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SAO PAULO/NEW YORK, May 5 (Reuters) - Gávea Investimentos Ltda, the hedge fund run by former Brazilian central bank President Arminio Fraga, posted higher returns in April after scrapping bets against domestic assets on optimism that a possible change of government could jump-start Latin America's largest economy.
Money managers at Rio de Janeiro-based Gávea also stepped up bets on Mexico's peso and began small purchases of Argentine assets, they said on Thursday in a monthly letter to investors.
In April, the firm's Gávea Fund returned 1.14 percent, and the higher-risk Gávea Fund Plus generated 1.66 percent, the letter said. The currency book of both funds was the main source of returns last month, followed by interest rates, the letter added.
In March, Gávea Fund lost 4.32 percent, the biggest decline since October 2008; and Gávea Fund Plus shed 6.47 percent, the second-worst monthly performance since the fund's inception in August 2013.
Brazil's perceived market risk among investors has fallen in recent weeks on expectations that President Dilma Rousseff could be removed from office by the Senate as early as next week. Rousseff was impeached by the lower house last month for breaching budgetary laws.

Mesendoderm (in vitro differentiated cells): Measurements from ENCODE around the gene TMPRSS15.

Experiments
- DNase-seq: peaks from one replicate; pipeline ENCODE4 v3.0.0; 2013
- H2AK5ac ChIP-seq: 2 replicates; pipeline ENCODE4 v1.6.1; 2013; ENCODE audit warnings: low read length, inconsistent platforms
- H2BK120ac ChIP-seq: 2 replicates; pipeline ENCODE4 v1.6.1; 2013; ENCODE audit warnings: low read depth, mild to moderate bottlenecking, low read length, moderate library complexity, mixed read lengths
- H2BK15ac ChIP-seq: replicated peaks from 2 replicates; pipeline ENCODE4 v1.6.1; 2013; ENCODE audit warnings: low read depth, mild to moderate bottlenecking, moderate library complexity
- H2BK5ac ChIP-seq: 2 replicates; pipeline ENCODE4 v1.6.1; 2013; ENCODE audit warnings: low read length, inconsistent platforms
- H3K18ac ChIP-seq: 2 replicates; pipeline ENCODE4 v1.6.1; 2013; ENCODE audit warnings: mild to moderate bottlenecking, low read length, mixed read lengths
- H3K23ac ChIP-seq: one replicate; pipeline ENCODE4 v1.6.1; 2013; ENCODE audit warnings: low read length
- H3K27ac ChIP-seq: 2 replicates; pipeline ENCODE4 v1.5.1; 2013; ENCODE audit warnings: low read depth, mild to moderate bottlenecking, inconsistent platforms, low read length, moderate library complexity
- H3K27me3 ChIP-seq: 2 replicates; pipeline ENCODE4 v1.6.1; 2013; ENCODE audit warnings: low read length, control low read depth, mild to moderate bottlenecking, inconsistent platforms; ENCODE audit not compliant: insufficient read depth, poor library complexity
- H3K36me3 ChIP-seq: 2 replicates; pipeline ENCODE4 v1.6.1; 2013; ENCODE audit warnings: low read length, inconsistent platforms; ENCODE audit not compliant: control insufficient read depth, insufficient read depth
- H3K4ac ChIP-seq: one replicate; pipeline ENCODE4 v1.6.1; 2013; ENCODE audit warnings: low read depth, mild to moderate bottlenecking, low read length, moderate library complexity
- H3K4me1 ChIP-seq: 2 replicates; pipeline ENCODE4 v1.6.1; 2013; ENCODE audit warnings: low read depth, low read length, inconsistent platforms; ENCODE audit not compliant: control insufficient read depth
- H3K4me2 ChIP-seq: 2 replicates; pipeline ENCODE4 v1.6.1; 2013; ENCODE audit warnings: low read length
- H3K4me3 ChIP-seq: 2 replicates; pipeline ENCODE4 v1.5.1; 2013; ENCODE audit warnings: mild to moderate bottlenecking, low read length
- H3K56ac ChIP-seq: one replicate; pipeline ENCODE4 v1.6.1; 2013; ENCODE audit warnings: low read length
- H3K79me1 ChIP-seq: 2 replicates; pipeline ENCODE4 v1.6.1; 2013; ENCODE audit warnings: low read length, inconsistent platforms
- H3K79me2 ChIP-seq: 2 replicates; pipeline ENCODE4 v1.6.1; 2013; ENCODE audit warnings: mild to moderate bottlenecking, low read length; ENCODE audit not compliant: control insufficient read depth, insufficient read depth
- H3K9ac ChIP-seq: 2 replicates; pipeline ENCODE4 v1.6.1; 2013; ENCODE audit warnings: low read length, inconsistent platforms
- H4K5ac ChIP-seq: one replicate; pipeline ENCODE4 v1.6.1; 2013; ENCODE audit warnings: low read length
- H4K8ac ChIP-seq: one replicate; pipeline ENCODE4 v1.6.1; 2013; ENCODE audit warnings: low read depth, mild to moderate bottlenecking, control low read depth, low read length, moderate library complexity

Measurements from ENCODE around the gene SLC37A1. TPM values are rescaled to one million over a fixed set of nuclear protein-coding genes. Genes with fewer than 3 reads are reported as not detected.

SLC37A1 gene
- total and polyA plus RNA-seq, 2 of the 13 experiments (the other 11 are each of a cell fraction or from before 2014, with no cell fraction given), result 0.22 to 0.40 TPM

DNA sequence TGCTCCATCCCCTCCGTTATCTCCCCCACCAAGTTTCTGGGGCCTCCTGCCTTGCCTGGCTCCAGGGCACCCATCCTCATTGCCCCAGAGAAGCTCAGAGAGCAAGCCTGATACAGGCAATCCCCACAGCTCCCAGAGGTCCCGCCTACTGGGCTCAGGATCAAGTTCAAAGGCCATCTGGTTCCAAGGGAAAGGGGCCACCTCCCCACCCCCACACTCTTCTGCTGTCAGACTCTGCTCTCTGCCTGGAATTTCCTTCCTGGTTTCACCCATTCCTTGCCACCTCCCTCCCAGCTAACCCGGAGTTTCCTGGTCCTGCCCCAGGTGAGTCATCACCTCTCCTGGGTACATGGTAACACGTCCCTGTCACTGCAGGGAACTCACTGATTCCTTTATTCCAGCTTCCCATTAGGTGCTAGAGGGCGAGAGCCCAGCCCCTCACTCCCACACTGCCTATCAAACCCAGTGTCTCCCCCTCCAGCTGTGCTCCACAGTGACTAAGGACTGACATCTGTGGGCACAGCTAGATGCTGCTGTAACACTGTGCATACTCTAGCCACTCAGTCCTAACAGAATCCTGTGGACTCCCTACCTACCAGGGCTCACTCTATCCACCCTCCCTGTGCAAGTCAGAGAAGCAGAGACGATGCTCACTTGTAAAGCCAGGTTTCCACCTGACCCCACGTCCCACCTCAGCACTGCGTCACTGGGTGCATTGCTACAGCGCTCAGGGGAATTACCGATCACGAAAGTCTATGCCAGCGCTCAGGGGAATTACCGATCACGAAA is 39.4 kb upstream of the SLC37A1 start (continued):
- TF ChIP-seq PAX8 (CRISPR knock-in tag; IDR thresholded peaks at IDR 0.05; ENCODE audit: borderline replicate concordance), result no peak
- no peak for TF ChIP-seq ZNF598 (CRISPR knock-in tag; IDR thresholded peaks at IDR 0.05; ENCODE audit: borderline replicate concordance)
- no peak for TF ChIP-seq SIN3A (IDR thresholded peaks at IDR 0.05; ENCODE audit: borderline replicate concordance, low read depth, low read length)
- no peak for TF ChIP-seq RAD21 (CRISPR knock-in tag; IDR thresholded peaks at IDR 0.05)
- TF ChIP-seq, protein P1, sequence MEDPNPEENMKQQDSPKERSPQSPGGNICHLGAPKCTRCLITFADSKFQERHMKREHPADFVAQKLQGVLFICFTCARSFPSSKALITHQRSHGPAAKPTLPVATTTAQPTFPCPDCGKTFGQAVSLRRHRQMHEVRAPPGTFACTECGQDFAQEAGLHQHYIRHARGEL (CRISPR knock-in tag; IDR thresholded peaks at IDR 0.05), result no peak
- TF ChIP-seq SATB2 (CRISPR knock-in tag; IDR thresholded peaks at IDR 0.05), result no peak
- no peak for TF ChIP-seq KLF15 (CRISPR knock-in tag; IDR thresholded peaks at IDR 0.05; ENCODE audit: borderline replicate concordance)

"After almost two years being short Brazil, we decided to open a long position," the letter said. "The perspective of a new government, the strong intervention in the foreign exchange market by the central bank and the attractive carry led us to open a long position" in the real, Brazil's currency.
Daily value at risk, a widely followed measure of the most an investor could lose in a trading session, ended last month at 1.17 percent of capital for Gávea Fund and 1.73 percent for Gávea Fund Plus.
Still, Gávea said it expects the U.S. Federal Reserve to raise interest rates sooner than most market forecasts. Wagers against countries greatly exposed to China's ongoing economic deceleration, like Singapore, also bolstered returns last month, the letter added.
Central banks around the world are adjusting their borrowing costs and taking other steps to stimulate growth, triggering massive currency market imbalances. The U.S. dollar has swung widely this year as hopes for further currency-supportive rate hikes cooled on rising volatility.
A former fund manager for billionaire George Soros, Fraga was central bank president from 1999 to 2003. After his tenure, he founded Gávea, named for an upscale Rio neighborhood with a tropical rainforest park. (Reporting by Guillermo Parra-Bernal; Editing by Richard Chang)